Disclaimer time here. This is strictly my personal opinion and not an official Zemoga statement. But from time to time we all feel the urge to get up on our soapboxes.
We’ve been attending a lot of conferences lately where the future of media (both offline and online) has been the major topic of discussion. In fact, this morning our Chief Creative Officer, Dan Licht attended Gotham Media’s Breakfast Summit where the topic was “MEDIA IN CRISIS: IS THERE A WAY OUT?”. Here’s a quote Dan tweeted from one of this morning’s presenters:
“Newspapers are the only unbiased journalism. 1000s of bloggers aren’t journalist nor are they unbiased”
Sorry folks, but I’ve got to call bulls**t on that one. Never mind that yellow journalism goes back to the founding of newspapers (No one ever made the claim that Hearst or Pulitzer was unbiased). Never mind the scandalous revelations of simply made up news (like the Jayson Blair stories from the gold standard in journalism, the NEW YORK TIMES). Never mind that numerous current and former journalists are blogging every day. Ultimately this is at the root of the problem for newspaper (and magazine and television journalists). The belief that what they do is some sort of arcane craft that can only be practiced after years of training and “paying the dues” at papers like the EAST PODUNK PRESS.
Maybe it’s a natural reaction to seeing your industry upended by new technology (after all music industry executives reacted in much the same way). But the traditional media establishment seems to have an elitist reluctance to believe that anyone but the chosen few can accurately chronicle and report on major topics.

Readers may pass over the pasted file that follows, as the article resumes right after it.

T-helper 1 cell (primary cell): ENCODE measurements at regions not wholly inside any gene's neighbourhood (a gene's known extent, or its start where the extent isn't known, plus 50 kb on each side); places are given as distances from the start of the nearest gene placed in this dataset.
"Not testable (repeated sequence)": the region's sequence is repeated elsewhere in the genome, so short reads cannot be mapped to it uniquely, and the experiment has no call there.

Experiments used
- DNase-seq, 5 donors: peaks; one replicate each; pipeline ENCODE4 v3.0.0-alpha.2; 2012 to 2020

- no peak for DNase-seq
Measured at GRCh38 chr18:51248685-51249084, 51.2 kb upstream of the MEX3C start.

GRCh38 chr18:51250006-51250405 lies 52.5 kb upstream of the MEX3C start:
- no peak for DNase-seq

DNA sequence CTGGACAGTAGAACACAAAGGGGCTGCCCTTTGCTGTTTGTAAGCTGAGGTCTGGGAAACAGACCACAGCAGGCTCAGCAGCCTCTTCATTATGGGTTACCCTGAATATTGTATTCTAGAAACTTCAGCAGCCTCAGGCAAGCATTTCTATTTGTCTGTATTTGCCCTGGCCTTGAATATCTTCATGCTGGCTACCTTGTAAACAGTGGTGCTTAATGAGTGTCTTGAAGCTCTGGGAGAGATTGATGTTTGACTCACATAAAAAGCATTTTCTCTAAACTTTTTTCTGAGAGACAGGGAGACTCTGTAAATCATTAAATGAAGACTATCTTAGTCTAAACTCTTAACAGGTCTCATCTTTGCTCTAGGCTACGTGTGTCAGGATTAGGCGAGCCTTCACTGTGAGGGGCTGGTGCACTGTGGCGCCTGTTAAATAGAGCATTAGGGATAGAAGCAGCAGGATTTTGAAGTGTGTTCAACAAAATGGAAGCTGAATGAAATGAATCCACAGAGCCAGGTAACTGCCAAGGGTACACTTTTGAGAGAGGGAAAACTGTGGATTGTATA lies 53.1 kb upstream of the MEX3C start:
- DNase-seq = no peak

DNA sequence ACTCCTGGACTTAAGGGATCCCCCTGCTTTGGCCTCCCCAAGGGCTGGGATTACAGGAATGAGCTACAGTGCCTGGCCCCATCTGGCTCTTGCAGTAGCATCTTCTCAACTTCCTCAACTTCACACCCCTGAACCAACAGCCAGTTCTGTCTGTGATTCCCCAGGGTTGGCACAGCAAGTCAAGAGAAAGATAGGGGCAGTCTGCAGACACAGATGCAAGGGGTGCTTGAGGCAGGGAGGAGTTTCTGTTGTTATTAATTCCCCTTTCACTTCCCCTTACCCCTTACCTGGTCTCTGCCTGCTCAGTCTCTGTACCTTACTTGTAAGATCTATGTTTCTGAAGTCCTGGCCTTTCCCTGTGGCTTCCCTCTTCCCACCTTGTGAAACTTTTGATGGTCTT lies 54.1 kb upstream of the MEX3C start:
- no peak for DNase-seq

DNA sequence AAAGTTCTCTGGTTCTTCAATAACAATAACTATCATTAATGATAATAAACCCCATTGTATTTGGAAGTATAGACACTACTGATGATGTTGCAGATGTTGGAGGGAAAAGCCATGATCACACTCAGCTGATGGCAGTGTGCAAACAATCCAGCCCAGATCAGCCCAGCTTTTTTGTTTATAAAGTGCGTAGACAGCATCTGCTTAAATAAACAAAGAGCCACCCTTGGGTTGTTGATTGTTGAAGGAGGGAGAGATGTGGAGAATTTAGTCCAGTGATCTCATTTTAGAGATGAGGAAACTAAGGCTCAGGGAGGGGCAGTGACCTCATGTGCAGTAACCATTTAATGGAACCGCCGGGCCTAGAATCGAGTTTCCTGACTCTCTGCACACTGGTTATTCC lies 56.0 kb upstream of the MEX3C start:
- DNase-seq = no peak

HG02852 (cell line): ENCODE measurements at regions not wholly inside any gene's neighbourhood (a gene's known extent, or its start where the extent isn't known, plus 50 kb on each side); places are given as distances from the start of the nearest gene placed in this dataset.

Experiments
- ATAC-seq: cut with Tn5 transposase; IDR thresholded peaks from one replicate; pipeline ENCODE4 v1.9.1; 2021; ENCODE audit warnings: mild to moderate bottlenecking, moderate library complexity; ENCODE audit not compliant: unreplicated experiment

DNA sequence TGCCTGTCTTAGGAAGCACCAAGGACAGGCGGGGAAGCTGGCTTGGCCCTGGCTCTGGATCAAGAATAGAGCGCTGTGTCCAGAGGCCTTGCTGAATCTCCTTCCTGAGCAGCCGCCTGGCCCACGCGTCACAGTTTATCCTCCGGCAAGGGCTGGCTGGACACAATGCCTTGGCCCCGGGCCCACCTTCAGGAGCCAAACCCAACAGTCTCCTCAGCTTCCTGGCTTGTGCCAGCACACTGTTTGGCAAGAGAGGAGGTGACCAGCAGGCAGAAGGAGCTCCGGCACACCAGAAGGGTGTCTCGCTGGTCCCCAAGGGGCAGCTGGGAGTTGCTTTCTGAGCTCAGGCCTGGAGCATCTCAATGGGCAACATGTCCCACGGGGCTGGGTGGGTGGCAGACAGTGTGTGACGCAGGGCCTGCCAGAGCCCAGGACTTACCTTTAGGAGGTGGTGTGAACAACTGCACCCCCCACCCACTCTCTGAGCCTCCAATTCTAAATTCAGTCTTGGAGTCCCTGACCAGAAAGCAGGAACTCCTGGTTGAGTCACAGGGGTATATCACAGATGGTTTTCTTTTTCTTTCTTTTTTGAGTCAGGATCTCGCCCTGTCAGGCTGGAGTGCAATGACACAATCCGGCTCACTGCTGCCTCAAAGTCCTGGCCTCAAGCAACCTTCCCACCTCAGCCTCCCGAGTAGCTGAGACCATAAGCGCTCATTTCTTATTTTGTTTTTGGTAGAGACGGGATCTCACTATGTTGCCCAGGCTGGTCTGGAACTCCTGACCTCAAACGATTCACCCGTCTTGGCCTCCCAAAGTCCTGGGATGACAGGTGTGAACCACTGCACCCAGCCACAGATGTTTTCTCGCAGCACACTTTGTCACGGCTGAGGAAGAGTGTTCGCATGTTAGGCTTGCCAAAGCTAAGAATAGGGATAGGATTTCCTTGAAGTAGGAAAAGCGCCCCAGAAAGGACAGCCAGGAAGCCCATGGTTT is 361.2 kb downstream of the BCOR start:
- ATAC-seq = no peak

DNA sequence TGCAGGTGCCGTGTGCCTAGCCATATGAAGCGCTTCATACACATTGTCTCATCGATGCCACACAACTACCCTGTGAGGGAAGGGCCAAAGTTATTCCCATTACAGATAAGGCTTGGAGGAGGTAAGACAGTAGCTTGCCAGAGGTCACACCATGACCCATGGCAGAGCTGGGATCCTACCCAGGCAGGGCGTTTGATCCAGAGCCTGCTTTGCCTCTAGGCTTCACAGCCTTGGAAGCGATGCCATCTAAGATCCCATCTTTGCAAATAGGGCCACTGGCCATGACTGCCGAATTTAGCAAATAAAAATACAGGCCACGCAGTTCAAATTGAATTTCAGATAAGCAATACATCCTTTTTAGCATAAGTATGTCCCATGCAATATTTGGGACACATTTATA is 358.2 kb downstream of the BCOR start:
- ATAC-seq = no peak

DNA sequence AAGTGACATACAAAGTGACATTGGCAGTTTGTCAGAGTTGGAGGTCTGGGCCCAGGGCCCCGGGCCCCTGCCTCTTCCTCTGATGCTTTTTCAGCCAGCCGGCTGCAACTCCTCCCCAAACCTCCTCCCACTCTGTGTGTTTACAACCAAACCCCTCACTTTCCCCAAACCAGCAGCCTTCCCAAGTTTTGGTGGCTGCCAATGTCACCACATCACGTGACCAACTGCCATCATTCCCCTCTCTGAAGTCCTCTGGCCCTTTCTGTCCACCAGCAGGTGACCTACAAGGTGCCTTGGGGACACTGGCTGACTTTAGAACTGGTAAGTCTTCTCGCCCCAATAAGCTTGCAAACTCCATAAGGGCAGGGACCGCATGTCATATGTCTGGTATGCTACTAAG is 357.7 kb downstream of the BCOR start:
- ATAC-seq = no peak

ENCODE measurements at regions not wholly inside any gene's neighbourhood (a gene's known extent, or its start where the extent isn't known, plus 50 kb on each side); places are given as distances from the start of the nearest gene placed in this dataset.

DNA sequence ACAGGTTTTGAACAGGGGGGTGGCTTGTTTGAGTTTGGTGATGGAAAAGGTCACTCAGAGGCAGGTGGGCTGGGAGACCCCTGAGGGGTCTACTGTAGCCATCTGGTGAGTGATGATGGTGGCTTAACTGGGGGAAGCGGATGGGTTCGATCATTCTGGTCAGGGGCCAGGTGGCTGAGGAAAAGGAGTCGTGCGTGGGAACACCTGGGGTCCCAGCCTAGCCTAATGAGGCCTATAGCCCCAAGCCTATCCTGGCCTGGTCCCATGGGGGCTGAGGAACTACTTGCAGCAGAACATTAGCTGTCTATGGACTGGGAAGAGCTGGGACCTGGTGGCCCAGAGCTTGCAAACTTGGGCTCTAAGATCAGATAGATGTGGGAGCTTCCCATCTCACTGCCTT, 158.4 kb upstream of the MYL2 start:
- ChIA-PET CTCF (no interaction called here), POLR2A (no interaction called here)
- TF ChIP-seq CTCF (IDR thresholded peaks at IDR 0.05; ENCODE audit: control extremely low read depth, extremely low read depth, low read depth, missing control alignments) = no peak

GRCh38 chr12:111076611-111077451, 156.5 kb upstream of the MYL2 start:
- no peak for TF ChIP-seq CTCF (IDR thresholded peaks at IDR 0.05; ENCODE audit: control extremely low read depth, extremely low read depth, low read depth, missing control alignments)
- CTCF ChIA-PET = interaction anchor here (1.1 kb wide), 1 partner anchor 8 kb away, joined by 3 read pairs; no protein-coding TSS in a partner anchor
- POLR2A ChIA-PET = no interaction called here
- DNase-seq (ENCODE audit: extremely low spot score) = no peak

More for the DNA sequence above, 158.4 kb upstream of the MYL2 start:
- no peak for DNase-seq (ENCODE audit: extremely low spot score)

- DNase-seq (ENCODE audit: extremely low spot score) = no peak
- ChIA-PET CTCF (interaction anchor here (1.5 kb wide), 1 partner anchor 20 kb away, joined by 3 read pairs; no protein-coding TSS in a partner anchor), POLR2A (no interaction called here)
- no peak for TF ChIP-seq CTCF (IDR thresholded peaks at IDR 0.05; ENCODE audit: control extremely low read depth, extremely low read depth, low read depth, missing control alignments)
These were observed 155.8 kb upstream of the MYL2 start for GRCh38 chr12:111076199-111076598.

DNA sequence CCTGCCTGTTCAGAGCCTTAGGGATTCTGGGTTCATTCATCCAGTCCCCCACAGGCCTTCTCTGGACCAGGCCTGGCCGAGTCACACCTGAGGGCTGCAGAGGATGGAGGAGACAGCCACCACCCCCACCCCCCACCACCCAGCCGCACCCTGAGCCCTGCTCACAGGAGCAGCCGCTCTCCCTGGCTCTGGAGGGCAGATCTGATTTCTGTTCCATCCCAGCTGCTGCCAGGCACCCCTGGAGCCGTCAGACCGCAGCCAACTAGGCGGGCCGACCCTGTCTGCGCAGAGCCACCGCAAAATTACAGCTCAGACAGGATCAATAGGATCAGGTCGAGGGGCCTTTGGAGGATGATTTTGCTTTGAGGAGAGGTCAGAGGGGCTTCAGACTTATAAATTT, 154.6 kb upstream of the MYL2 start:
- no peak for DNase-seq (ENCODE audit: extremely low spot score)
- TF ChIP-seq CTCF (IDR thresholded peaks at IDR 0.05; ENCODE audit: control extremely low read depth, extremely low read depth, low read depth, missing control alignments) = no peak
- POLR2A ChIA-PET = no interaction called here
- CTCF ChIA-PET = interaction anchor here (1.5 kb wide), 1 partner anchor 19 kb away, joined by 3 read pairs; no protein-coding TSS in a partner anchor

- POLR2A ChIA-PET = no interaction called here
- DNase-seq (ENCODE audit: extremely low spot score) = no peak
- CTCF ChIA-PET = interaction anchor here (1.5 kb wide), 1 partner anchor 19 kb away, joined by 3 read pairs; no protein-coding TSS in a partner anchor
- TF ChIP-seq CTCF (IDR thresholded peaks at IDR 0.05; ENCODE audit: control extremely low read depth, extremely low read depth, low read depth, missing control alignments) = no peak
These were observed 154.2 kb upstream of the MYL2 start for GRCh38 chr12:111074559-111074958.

The problem is this ignores everything that’s working in journalism today. Whether it’s citizen journalism like Twitter commentary on the Mumbai terrorist attacks, influential blogs like the Drudge Report or the Huffington Post, or You Tube videos galvanizing people about current events in Iran, digital media has been at the forefront of breaking news in the past year. Heck, Reuters confirmed news of Michael Jackson’s death based on a TMZ report.
Why have online channels been able to match and surpass the reporting of their traditional media counterparts in cases like these. The democratic nature of the web. It’s the spirit which built Wikipedia and the entire Open Source movement. And it’s the spirit which allows important events to be covered in an immediate and comprehensive manner. Yes, publish then edit is antithetical to a certain portion of the traditional media establishment (not surprisingly, the most vocal critics of this method are, um …editors). But it’s an effective model that’s been working and effectively documented as a legitimate way to produce solutions for any number of scenarios (maybe the presenter who made that comment has never read CROWDSOURCING).
But this is counter to the journalism establishment’s main argument in defense of their dying industry. That people aren’t smart enough to filter reporting and detect biases themselves. That they can’t see that Fox News leans right and MSNBC leans left anymore than they can see that Drudge and THE DAILY KOS do the same thing. That without the protective seal of THE NEW YORK TIMES or THE WASHINGTON POST, they won’t be able to separate fact from fiction and opinion from objective reporting. Like I said before, bulls**t.
Digital consumers have already proven their ability to report accurately, intelligently and insightfully on any number of subjects (Wikipedia once again being a prime example of this). And if traditional journalists don’t start acknowledging the “Wisdom of Crowds” and the power of the web democracy then they will find themselves facing the same fate as any other bloated and irrelevant aristocracy. Obsolescence then extinction.
Don’t get me wrong. There are a lot of media organizations that are not sticking their heads in the sand and fully embracing the evolution of journalism in the digital age (BUSINESS WEEK is a particular standout). But when I hear quotes like that, I have just one piece of advice for the speaker.
Stop attending conferences like these and open up a Twitter account.
What do you think? How can digital journalism get the respect it deserves?